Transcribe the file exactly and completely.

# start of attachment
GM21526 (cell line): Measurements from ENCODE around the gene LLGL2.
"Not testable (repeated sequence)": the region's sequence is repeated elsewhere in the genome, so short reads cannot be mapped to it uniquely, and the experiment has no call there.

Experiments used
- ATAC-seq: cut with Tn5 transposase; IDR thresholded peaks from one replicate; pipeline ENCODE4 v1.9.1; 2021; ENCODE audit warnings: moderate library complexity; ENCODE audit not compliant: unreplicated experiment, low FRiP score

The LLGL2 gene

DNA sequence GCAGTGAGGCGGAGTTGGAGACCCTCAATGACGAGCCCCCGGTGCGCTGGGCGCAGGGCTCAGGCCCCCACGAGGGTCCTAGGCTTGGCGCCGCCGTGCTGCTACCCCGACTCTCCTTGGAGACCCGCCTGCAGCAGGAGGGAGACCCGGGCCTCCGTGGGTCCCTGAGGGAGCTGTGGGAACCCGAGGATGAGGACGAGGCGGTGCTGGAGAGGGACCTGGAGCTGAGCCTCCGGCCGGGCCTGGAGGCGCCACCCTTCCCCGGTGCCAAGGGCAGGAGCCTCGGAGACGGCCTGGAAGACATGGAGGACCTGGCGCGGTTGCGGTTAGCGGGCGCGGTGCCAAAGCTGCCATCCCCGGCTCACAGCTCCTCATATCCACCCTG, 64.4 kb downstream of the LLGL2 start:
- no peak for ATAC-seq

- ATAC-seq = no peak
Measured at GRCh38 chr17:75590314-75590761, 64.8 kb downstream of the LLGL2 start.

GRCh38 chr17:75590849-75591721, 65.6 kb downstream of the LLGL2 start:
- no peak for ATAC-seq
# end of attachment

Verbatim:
GM21526 (cell line): Measurements from ENCODE around the gene LLGL2.
"Not testable (repeated sequence)": the region's sequence is repeated elsewhere in the genome, so short reads cannot be mapped to it uniquely, and the experiment has no call there.

Experiments used
- ATAC-seq: cut with Tn5 transposase; IDR thresholded peaks from one replicate; pipeline ENCODE4 v1.9.1; 2021; ENCODE audit warnings: moderate library complexity; ENCODE audit not compliant: unreplicated experiment, low FRiP score

The LLGL2 gene

DNA sequence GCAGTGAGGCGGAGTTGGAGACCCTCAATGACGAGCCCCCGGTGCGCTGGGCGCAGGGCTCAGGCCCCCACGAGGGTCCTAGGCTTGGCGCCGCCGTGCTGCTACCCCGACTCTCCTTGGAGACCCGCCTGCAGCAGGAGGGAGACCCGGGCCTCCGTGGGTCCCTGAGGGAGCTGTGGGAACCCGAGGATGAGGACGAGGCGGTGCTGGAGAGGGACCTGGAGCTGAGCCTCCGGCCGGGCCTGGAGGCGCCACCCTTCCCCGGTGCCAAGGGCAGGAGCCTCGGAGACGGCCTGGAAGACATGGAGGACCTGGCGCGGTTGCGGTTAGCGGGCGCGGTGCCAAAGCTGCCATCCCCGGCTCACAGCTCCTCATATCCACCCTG, 64.4 kb downstream of the LLGL2 start:
- no peak for ATAC-seq

- ATAC-seq = no peak
Measured at GRCh38 chr17:75590314-75590761, 64.8 kb downstream of the LLGL2 start.

GRCh38 chr17:75590849-75591721, 65.6 kb downstream of the LLGL2 start:
- no peak for ATAC-seq